Honestly, toying with the idea of a newer, bigger, more complicated, more costly boat wasn’t an instant “Yes!” for us, as we have always (always!) stuck to our mantra to K.I.S.S: Keep It Simple Sailor. Phillip and I adore the simplicity of Plaintiff’s Rest and relish in the fact that we know her. Every nut, every bolt. We know how to troubleshoot and repair every system. There is a lot of value in reaching that status, and we would simply be giving all of that up in switching to a new boat. Sure, much of our knowledge base—the mechanics of the diesel engine, the physics of plumbing and pressure, how pumps work, how to change the impeller, how to wire gizmos up, running batteries in parallel versus series, all things that function marginally the same on all boats—would translate, but not all of it. Purchasing a newer boat, with all the bells and whistles, would require a considerable amount of new time devoted to research and learning all of the new, far more complex systems as well as maintaining, troubleshooting, and repairing them. However, if we wanted to work aboard, which would be a heck of lot easier in a comfortable, spacious, quiet, climate-controlled interior cabin, Phillip and I had to take that lifestyle with all of the fancy systems it would require. As with just about everything when it comes to boats, it was a tradeoff. For that reason, this consideration—going from simple to complex—was a bit tougher than the first and resulted in only a slight win for New Boat: Niagara 00.4; New Boat 02.6.
Quality (of Life Aboard)
With New Boat in the lead, however, I think this final factor became our real tipping point. Our goal was to maximize our quality of life aboard by finding a boat that would not only allow us to minimize our loss (if the world flipped itself on its head again, or our health or financial circumstances changed) either through insurance or resale but one that would also let us live and work comfortably aboard full-time, that would carry us safely and quickly everywhere but was also fun to day-sail (think, not an 8-foot draft tank), that was practical but exceptionally well-built, beautiful but as simple as comfort would allow. Simply put, we wanted to find a premiere ocean cruiser. This sent us skittering down approximately 43.29 different paths (two more tickets for the tea cups please), considering boat after boat, slightly used, newly built, ones on back-order, others that were turn-key. We looked at Tartans, Hylases, Hallberg Rassies, for a brief crazy minute, the twin-keeled Sirius 40 deck saloon, even the aluminum-hulled Ovni 40. We were all over the place! But, we let our quest to maximize what we wanted to get out of the boat guide us in asking the important questions. What systems and design features were truly the most important to the life we wanted to live aboard?
This was our short, shifting list:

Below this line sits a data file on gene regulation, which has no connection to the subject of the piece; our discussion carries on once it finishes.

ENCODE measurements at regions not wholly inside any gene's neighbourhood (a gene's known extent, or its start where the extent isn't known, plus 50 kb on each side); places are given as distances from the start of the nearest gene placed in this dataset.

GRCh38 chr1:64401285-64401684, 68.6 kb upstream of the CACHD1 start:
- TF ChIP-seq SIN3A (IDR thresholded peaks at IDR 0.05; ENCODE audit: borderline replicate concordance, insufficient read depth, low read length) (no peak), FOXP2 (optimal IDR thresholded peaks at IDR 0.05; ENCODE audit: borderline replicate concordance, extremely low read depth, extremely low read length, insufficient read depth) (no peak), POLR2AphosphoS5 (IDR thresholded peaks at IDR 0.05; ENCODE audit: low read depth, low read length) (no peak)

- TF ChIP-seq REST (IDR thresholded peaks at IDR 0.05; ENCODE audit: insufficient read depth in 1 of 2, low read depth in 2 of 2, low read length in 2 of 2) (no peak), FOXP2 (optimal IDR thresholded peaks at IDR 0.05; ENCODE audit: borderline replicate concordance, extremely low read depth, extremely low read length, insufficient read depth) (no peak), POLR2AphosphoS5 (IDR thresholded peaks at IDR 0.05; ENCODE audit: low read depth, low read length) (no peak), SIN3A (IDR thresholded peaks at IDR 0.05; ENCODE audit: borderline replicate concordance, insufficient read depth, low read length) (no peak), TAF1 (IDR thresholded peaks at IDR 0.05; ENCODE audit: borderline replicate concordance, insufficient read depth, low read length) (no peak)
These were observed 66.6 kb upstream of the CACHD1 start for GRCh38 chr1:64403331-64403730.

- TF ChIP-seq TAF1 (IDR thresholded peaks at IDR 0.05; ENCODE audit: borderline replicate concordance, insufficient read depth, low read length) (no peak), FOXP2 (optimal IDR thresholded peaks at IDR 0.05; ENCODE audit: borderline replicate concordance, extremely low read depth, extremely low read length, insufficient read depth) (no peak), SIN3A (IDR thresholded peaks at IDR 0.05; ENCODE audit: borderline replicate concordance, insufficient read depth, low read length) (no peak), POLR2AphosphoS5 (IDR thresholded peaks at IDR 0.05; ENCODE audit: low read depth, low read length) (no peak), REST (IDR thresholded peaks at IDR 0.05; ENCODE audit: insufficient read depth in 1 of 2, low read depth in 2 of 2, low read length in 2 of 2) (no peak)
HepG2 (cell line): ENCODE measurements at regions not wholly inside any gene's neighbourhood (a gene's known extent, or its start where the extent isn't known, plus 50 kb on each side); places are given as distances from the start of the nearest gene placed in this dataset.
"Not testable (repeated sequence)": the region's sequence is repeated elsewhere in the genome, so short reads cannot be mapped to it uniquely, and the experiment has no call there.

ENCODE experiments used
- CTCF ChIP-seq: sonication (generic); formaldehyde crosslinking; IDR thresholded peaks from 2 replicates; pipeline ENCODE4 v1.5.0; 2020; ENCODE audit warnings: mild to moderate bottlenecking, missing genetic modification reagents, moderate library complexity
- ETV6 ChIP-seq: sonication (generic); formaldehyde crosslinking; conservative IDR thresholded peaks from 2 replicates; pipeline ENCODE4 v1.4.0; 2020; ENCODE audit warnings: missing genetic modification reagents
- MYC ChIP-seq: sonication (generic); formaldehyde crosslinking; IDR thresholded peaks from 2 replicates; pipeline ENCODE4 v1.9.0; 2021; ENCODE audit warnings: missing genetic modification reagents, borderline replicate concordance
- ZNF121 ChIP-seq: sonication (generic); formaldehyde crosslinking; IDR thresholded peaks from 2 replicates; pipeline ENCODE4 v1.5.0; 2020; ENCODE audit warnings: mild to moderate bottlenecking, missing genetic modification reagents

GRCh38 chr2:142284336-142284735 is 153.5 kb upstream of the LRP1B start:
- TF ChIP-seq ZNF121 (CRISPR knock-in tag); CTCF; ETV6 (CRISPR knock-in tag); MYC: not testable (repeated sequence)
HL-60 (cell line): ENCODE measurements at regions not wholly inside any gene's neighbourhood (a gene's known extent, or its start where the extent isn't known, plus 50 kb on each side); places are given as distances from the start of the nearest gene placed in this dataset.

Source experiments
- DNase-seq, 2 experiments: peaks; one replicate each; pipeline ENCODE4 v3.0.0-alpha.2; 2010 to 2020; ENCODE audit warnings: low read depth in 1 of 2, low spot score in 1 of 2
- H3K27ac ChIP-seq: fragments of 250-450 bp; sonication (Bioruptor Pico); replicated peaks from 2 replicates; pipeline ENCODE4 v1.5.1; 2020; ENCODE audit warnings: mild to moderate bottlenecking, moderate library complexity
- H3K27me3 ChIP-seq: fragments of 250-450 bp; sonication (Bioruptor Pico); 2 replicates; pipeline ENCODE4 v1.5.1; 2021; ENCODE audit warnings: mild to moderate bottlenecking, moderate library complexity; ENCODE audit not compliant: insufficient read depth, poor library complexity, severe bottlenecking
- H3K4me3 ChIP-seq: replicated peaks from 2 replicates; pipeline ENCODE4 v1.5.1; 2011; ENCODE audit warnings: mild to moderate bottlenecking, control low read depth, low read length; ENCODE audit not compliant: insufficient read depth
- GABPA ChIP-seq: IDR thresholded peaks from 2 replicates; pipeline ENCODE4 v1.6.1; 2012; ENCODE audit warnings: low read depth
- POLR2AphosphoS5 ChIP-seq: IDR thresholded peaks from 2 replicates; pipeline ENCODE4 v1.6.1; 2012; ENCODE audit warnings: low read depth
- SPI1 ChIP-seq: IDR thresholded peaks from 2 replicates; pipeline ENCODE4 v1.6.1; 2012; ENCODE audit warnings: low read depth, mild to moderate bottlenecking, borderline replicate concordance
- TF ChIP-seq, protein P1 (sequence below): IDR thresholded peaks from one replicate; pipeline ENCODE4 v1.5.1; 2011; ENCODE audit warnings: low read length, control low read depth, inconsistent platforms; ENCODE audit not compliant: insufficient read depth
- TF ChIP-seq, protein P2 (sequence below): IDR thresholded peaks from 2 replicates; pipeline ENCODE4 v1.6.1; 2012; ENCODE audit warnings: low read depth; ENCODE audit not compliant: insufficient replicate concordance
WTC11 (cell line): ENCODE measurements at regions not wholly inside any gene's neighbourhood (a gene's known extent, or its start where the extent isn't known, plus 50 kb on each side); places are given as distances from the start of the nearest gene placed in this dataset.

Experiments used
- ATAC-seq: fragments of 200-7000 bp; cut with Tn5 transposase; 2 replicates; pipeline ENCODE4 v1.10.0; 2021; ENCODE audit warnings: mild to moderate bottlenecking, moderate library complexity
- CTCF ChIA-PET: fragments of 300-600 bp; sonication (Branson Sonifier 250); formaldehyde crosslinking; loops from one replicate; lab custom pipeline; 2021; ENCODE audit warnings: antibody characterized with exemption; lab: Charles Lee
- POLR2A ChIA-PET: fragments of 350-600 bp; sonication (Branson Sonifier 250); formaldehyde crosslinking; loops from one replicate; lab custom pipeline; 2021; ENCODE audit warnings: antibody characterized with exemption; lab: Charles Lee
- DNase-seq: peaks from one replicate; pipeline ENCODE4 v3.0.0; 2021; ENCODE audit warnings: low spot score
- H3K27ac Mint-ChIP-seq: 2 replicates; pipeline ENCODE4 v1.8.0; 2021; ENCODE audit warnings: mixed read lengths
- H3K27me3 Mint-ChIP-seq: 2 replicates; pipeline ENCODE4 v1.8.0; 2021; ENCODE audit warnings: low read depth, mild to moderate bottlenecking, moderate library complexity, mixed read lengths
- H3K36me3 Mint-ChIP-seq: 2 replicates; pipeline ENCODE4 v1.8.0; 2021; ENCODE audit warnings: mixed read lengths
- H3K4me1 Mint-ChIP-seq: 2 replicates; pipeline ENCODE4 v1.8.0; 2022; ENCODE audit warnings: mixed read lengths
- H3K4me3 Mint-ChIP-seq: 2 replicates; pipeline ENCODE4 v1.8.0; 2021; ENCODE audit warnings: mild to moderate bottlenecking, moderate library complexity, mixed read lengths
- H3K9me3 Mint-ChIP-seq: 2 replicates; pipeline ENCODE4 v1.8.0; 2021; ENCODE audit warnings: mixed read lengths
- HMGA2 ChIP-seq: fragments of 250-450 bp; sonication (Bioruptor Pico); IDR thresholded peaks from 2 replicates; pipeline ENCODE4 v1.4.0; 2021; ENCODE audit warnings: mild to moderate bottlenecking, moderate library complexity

- Exceptional build quality with well thought-out design throughout
- Designed and equipped for crossing oceans
- Comfortable and intuitive design features for real world use
- Flexible sail plan that just the two of us would feel comfortable handling
- Proven design
- A draft under seven feet
- A mast height less than 65 feet
- Ideally no more than 40 feet in length
- Self-sufficiency built into the design (i.e., adequate diesel and water tanks)
- Alternative energy sources and impressive battery bank (ideally solar and lithium batteries)
- Space to potentially install a water maker or generator
- Comfortable and moderate cockpit (not too big but not too small) with the ability to brace and lay down while offshore and lounge and live-in when on anchor
- Minimal freeboard
- We liked the deck saloon or at least a close feel to it that offered an easy transition, and a connection, from cockpit to saloon
- Just one helm with the ability to walk around it comfortably getting in/out of the water
- Great visibility of the waterline 360-degrees
- Once I saw newer boats have “workshops” that became an Annie must
- A performance sailor
- An interior layout that we liked
- Exceptional space for stowage
- In other words, a Unicorn!
All of these things offered a completely different—not easier—but a more opportunistic, comfortable, safer cruising lifestyle. She would be more costly, sure, bigger to handle and dock, sure, more maintenance, sure, but …
Can you feel it? You’re starting to tip! Stay tuned next time. Now that we have shared our thought process on whether to overhaul our 1985 Niagara 35 versus buying a new or slightly used boat, we’re excited to share our boat hunt with you. Boy was it dizzying! If you were shopping for a new or slightly used boat right now, tell us, what boats would you consider to be at the top of your list?
Any guesses as to what boat we decided to go with are welcome!